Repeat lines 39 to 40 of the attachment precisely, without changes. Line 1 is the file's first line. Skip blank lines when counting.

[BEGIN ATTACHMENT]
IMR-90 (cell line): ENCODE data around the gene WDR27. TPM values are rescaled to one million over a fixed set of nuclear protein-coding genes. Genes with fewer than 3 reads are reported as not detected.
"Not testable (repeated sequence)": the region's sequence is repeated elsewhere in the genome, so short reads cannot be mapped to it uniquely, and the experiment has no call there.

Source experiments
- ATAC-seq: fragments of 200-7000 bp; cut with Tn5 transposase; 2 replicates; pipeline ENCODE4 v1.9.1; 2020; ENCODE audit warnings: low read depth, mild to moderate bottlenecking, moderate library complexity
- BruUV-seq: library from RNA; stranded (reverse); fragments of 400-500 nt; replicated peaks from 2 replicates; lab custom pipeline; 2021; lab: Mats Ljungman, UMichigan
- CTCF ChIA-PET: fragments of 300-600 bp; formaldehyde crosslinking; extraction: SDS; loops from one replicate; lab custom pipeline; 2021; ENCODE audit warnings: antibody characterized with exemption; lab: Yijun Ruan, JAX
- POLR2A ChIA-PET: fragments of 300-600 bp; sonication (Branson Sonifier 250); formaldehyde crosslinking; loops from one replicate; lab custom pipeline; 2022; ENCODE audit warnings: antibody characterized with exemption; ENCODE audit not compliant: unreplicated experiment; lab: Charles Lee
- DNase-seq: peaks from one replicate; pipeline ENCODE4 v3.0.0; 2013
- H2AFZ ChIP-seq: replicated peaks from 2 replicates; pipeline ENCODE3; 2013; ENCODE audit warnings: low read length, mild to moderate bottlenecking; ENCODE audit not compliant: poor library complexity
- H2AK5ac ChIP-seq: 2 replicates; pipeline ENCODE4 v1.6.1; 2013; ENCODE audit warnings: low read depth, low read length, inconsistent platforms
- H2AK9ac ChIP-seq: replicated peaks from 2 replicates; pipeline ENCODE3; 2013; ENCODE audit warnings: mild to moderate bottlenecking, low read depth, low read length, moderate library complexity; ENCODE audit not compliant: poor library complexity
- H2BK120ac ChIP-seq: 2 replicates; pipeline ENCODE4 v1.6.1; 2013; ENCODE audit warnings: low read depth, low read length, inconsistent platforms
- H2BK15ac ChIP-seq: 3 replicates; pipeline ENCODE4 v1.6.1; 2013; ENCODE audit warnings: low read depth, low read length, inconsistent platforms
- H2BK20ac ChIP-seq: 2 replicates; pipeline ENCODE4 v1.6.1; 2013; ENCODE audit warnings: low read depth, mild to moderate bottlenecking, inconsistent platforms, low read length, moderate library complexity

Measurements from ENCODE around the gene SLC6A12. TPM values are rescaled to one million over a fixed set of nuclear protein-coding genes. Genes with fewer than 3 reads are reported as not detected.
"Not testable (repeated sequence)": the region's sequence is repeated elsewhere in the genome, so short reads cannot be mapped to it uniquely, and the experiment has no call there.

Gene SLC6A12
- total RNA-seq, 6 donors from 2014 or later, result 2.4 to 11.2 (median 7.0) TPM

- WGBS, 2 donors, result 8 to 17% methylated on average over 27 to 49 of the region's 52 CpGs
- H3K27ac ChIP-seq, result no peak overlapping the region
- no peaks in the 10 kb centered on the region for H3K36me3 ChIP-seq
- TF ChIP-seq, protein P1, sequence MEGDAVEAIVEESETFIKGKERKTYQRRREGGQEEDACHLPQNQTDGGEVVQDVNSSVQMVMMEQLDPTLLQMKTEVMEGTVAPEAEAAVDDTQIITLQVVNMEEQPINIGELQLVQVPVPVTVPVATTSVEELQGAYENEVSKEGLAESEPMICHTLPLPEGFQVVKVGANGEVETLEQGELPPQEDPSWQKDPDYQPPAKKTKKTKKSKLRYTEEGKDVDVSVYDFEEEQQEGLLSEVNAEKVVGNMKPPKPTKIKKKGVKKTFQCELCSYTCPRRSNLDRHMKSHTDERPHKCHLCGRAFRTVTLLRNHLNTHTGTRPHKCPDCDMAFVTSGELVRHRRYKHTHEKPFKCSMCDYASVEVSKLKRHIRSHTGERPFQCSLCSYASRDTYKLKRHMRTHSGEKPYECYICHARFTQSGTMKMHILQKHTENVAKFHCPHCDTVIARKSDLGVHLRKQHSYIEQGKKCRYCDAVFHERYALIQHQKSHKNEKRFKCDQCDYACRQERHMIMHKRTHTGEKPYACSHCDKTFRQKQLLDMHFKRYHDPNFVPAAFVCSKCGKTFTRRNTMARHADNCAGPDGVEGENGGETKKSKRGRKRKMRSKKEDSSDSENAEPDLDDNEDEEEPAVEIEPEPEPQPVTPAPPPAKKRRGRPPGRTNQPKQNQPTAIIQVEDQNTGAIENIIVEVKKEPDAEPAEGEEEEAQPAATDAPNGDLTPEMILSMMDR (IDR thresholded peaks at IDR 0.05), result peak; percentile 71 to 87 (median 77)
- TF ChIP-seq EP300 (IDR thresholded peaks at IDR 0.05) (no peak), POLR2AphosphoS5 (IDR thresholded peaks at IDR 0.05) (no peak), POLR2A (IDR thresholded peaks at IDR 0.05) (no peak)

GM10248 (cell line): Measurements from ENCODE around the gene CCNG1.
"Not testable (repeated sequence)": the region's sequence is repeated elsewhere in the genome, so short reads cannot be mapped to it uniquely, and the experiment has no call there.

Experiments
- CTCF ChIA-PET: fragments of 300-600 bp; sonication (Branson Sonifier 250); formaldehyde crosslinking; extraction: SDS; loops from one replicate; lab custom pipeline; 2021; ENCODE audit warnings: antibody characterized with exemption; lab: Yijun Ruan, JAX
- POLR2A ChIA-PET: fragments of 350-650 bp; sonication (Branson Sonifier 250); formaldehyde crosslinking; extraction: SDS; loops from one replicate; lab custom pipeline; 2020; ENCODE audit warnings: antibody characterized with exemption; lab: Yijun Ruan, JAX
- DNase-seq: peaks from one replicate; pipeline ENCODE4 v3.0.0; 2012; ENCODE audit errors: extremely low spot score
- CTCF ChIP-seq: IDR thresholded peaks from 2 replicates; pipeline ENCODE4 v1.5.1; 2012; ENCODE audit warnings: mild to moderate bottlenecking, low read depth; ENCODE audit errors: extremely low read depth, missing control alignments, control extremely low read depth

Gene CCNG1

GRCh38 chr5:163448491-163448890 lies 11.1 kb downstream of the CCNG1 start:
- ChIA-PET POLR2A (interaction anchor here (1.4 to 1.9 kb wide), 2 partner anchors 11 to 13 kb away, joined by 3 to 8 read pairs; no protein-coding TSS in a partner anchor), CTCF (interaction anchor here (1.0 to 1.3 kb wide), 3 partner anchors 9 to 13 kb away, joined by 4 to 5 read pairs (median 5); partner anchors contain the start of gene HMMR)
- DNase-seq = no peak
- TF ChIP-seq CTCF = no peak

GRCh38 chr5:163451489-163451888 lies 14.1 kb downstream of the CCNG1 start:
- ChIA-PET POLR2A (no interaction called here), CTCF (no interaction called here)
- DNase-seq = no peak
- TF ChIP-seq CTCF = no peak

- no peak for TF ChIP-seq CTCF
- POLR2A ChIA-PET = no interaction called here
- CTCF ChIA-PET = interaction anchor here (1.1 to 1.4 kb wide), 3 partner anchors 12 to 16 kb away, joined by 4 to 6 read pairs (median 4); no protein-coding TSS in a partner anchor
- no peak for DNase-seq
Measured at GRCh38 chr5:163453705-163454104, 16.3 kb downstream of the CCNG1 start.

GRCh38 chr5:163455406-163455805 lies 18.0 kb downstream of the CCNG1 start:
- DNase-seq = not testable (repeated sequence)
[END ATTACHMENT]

- TF ChIP-seq CTCF = no peak

- no peak for TF ChIP-seq CTCF